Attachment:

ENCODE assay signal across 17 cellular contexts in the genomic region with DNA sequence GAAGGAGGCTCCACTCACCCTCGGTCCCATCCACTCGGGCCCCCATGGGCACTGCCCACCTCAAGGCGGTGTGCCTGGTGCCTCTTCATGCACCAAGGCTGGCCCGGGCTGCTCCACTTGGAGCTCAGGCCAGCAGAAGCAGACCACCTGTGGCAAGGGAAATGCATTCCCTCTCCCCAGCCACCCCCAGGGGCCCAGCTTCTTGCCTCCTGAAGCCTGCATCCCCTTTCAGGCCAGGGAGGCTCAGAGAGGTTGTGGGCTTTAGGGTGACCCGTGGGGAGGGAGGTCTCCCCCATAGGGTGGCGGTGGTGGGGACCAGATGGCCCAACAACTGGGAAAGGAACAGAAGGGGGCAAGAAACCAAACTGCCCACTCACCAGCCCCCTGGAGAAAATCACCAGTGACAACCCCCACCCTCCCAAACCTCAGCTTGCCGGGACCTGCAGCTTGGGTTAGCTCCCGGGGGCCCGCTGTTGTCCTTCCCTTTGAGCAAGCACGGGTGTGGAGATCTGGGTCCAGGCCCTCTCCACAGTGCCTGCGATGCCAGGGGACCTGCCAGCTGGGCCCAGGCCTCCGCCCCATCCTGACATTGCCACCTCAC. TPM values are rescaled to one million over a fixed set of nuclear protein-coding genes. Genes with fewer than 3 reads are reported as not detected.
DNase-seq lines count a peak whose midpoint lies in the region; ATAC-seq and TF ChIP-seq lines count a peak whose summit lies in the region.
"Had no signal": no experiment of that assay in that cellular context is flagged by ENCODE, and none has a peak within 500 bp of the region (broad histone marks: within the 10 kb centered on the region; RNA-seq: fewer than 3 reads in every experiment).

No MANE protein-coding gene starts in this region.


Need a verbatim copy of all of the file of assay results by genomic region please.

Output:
ENCODE assay signal across 17 cellular contexts in the genomic region with DNA sequence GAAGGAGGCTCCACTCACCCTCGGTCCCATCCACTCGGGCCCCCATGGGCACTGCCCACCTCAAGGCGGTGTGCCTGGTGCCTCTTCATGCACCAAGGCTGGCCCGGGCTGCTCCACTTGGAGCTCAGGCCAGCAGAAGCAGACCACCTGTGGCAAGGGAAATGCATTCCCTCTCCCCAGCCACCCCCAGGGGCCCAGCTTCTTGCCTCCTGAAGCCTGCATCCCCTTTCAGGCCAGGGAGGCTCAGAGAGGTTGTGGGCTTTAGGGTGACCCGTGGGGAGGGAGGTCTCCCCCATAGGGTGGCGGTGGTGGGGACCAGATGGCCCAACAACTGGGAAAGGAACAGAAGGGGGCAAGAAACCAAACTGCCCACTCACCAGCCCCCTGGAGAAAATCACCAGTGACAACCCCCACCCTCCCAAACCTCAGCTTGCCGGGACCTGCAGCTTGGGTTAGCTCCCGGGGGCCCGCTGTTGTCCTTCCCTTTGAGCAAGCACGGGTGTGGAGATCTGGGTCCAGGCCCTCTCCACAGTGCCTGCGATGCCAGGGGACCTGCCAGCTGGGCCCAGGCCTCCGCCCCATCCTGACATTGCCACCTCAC. TPM values are rescaled to one million over a fixed set of nuclear protein-coding genes. Genes with fewer than 3 reads are reported as not detected.
DNase-seq lines count a peak whose midpoint lies in the region; ATAC-seq and TF ChIP-seq lines count a peak whose summit lies in the region.
"Had no signal": no experiment of that assay in that cellular context is flagged by ENCODE, and none has a peak within 500 bp of the region (broad histone marks: within the 10 kb centered on the region; RNA-seq: fewer than 3 reads in every experiment).

No MANE protein-coding gene starts in this region.